Initially, the path leading up the canyon was nice and easy hiking. For the next ~three miles we’d have intermittent stretches of nicely worn trail, but the hike was primarily an exercise of cairn-spotting and route finding. The Left Fork North Creek flows through this canyon and the best route wiggles back and forth across the creek so there is a lot of rock hopping and water-avoiding.
Several jumbled piles of boulders required scrambling skills. I, of course, thoroughly enjoyed it. I love this stuff!
Unfortunately it was in the low 40s while we were hiking, so initially I wasn’t too keen on getting my feet wet. I was wearing my favorite water shoes, the Columbia Power Drains, with some neoprene socks to keep my feet warm despite being wet. I decided early on that it was easier to just splash through the water from time to time, whereas David was careful to avoid it as much as possible.
After picking our way up the pretty canyon for three miles we found the terraced waterfalls that mark the start of the Subway area. The cameras came out and the water shoes were on. From here, it was mostly walking in the creek all the way to the Subway!
The different waterfalls were beautiful!
Soon we came across the crack in the rock floor of the creek that was channelling mini waterfalls and potholes.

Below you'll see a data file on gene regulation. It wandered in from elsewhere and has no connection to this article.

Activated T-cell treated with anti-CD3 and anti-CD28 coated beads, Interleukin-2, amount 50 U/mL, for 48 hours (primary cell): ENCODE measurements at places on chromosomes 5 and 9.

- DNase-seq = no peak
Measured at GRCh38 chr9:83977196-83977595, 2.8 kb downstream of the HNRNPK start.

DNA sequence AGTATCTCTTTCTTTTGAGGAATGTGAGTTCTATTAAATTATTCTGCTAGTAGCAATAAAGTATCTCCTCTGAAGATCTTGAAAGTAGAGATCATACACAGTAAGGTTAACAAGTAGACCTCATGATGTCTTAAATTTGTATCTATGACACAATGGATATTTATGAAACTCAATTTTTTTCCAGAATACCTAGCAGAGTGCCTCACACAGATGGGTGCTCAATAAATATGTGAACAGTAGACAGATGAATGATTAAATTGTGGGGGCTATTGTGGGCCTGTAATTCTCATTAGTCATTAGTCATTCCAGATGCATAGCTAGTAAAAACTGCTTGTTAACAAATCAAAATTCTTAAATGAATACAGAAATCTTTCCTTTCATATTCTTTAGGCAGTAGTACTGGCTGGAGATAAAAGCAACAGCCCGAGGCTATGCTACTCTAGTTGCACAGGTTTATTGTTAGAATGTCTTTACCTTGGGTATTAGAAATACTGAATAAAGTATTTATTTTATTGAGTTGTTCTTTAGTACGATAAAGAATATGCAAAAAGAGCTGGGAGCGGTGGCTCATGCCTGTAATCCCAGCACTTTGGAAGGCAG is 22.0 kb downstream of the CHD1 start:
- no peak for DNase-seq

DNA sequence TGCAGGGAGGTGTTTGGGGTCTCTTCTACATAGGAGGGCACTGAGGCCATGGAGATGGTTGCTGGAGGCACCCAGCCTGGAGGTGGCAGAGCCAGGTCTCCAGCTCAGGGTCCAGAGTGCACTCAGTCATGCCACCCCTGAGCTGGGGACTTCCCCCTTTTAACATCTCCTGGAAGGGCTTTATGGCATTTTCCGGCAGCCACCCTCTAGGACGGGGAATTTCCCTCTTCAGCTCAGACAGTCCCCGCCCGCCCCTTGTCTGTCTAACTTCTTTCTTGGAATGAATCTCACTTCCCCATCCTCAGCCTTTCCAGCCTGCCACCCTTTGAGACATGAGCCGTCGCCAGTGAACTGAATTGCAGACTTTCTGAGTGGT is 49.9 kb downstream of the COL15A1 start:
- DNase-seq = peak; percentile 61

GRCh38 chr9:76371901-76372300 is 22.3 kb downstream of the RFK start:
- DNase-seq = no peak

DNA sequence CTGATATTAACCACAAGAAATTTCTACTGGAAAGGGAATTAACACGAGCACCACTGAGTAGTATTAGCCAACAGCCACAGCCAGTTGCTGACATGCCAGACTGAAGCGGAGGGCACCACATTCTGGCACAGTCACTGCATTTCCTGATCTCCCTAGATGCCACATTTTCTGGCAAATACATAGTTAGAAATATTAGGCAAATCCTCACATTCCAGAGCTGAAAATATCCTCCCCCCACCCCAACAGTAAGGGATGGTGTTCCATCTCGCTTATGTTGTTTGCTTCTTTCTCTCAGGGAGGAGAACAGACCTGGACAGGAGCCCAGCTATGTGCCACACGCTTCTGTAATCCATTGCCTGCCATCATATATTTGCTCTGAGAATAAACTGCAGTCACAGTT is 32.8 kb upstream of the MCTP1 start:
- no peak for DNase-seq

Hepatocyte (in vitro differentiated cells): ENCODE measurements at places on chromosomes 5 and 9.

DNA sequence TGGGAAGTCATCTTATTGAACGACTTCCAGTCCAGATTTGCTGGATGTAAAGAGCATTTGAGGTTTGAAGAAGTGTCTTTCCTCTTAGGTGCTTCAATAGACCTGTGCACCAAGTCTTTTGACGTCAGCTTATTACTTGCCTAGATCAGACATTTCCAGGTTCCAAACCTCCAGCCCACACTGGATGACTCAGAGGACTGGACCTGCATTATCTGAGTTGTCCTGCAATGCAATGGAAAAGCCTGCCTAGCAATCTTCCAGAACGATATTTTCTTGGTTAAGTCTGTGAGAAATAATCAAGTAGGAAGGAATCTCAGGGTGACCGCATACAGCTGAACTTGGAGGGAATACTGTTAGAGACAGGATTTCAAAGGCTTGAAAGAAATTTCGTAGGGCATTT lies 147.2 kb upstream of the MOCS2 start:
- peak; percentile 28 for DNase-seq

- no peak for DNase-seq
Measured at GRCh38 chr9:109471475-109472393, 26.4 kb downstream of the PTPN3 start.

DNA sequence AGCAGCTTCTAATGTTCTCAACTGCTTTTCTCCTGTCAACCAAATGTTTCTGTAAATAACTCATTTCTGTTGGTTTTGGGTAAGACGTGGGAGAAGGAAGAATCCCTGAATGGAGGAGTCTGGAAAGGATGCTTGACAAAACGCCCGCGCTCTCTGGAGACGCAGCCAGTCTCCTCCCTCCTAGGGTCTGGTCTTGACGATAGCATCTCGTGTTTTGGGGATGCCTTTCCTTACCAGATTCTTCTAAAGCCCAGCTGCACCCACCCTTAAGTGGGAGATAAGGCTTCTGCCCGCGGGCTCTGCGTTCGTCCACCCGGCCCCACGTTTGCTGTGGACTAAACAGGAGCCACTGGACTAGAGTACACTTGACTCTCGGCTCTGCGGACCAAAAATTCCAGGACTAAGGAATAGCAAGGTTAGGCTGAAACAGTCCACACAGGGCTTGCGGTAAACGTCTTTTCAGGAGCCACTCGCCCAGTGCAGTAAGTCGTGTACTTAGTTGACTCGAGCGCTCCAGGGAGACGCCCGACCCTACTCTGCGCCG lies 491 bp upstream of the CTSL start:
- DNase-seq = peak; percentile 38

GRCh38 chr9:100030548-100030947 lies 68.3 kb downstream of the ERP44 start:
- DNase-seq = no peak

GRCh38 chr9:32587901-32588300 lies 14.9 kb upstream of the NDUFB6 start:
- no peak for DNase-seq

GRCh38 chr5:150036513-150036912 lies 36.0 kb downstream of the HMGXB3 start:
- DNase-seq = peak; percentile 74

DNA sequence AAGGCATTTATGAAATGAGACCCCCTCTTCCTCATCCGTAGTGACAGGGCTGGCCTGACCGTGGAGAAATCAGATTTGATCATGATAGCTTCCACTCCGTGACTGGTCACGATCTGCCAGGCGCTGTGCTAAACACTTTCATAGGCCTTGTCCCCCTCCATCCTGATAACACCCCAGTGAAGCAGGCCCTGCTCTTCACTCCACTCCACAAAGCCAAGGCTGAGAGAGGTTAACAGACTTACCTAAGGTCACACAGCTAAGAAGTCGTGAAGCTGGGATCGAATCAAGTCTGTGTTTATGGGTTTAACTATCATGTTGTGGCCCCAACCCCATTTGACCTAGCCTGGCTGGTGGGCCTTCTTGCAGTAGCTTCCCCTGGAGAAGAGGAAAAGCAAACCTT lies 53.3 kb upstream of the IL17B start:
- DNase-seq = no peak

We came around a curve and saw what was unmistakably the Subway ahead. Some other hikers were leaving the area, and after chatting with one guy he decided to run back in for more pictures. I can understand why!
Inside the Subway were some gorgeous turquoise pools. The sandy bottoms of these pools reflected light through the clear blue water.
The sunlight reflected along the Subway’s walls.
Together they made the tunnel just glow with amazing color and life.
Past the pools the canyon narrowed to a few deeper pools that lead to a waterfall that marks the end of the technical section when coming from above. I didn’t brave the waist-deep cold water since hypothermia was not in my plans for the day.
The return hike was not very different than the hike in, other than that we had to climb out of the canyon at the end instead of dropping in. Remember to look for that cairn/waypoint that marks the trail! Otherwise you could walk down this canyon for miles before realizing you’d gone too far.
It took us about six hours to hike the Subway and that was taking our time and spending quite a lot of time in the Subway itself enjoying the place. It was a casual day where we didn’t feel hurried or pressured to finish before dark. That said, there were two people who started from the trailhead about the same time as us and were only about 3/4 of the way in to the Subway when we passed them on the way out, five hours in to the day. We didn’t think they’d make it out before dark.
So, if you go, consider your rock hopping and route finding skills, how much time you want to spend in the actual Subway, and how long it will take you to trudge up the canyon wall (ugh) in the hot afternoon sun, and plan accordingly!
This is an AMAZING hike and if you have the opportunity to do it, don’t miss it! It’s getting harder and harder to get permits with the lottery as more and more people apply. It’s a photographer’s dream, so if I ever go back I’m hauling more than my pocket-sized camera.